DALLAS, TX (KTVI)-The largest air carrier at Lambert Airport has opened a new training facility for new flight attendants. Southwest Airlines opened the new training center last year in Dallas, Texas. FOX 2 went behind the scenes for a look.
The job of a flight attendant is lot more than serving a soda and a bag of peanuts.
Instructor Becky Hickey says, “This is really serious business. We’re not playing down here. This is the real thing.”
The teachers are veteran flight attendants. Students repeatedly use the word intense to describe the demanding five week course inside this brand new $120 million, 492,000 square-foot, energy-efficient Training and Operational Support (TOPS) building.
Bayne Barnes, a student in the program, “It’s very hard. And for me to be able to handle anything is the rewarding part about it.”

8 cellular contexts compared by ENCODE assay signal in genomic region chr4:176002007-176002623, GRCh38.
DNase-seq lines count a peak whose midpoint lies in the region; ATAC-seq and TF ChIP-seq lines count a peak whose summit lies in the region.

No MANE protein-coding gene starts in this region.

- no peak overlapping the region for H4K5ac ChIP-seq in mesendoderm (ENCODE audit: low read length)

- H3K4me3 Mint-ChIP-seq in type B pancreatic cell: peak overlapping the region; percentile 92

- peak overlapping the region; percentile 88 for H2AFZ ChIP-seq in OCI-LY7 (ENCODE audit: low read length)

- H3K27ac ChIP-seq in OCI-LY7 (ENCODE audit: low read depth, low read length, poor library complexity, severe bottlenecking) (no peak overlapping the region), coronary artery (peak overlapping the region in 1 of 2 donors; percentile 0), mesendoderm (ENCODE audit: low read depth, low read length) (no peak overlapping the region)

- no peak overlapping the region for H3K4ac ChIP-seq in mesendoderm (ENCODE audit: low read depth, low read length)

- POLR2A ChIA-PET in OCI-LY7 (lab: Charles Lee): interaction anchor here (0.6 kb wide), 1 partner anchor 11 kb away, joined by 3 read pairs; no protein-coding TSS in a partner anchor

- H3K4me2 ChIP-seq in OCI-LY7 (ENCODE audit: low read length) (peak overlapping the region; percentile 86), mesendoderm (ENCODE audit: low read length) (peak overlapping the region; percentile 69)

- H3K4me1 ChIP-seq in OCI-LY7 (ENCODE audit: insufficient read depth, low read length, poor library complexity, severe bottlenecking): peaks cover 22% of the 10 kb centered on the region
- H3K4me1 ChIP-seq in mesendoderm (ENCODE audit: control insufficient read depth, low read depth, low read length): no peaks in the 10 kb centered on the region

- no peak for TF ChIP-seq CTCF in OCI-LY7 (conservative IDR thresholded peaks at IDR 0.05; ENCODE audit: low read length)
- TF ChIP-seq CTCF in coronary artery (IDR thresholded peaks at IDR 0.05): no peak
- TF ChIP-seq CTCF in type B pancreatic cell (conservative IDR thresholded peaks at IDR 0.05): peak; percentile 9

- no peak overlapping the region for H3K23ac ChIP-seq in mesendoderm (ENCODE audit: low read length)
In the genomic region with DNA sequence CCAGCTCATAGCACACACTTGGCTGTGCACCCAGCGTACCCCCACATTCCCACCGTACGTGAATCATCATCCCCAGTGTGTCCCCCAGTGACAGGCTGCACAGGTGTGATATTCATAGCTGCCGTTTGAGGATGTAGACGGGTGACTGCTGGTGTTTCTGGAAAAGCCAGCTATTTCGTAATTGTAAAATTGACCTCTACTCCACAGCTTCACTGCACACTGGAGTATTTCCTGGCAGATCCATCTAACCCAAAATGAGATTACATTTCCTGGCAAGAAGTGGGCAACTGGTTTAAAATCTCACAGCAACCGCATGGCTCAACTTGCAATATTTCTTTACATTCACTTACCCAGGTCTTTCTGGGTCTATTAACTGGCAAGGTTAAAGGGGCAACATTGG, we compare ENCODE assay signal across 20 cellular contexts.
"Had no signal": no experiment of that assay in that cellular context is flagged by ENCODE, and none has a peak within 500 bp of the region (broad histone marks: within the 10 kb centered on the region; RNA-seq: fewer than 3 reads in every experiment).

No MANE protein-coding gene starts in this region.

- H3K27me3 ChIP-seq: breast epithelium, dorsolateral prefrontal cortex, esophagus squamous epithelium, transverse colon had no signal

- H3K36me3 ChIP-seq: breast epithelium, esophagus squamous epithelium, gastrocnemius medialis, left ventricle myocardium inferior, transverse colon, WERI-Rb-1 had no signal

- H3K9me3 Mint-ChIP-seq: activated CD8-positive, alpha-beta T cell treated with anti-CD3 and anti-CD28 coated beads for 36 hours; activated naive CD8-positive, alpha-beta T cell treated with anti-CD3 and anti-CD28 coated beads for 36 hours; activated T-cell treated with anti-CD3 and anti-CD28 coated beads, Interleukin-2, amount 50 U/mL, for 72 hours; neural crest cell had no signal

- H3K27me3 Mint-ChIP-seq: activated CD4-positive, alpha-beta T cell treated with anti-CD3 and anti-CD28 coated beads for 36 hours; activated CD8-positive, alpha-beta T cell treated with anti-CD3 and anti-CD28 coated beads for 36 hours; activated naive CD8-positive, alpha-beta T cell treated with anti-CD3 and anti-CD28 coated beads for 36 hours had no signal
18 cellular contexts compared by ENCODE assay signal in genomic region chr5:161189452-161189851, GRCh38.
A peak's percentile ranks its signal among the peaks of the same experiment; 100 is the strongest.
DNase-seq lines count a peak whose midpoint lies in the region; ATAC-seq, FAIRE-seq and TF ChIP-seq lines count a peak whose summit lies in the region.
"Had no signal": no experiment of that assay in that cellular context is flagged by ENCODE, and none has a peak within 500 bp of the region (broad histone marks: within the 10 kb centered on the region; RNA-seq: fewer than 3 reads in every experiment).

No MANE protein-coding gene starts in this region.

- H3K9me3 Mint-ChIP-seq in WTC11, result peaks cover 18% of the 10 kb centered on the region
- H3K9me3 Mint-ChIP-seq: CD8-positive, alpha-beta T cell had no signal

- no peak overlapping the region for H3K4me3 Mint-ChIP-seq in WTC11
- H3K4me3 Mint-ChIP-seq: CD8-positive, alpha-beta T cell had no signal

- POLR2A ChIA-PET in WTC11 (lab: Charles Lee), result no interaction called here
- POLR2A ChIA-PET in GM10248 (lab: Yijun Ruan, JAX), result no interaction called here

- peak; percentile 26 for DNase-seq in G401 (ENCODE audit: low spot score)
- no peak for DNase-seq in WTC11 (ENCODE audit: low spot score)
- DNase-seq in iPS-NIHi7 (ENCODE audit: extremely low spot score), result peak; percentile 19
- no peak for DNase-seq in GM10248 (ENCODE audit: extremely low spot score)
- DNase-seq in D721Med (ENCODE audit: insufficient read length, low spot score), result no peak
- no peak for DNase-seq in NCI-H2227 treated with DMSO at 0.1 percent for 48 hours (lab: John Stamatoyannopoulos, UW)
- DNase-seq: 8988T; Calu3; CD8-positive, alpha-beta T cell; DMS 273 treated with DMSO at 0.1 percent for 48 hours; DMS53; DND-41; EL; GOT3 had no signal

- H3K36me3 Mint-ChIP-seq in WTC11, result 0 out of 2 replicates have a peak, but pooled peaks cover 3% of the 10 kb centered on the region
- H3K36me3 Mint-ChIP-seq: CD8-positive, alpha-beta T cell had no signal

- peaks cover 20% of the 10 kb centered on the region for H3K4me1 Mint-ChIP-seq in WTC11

Eight hours a day, five days a week the students are in class. They learn C.P.R. and how to be prepared for all kinds of medical emergencies.
Instructor Margo Valencia says, “I have helped a passenger who went into a diabetic coma basically.”
Students put in many hours in a room that contains many simulators for hands on experiences. Things like learning to open the door above the wing, inflate life vests, and how to operate the emergency rafts.
They train in a jet mock-up. With hydraulics underneath, students feel severe turbulence. Inside the plane, oxygen masks come down all the time and the emergency slides are deployed frequently.
Hickey said, “I’ve flow 29 years for Southwest and I am ready for anything because of the training I’ve gone through.”
Every year about 1,000 people are selected to become a flight attendant. Southwest is very picky. It’s easier getting into a big name Ivy League university than being hired by the airline.
Student Katheri Angion said, “It’s very, very tough. A lot of people have tried for years to get in and I’m blessed to be here.”
Barnes added, “Very tough to get in. I got in on the second try and it took a long response and there’s a lot of competition out there.”
When students receive their final report card, B’s and B’s are not acceptable.
Hickey said, “They all graduate as straight ‘A’ student because you can’t make less than a ‘A’ on your test. You have to make 90 or above. So when they graduate these students they are straight ‘A’ students.”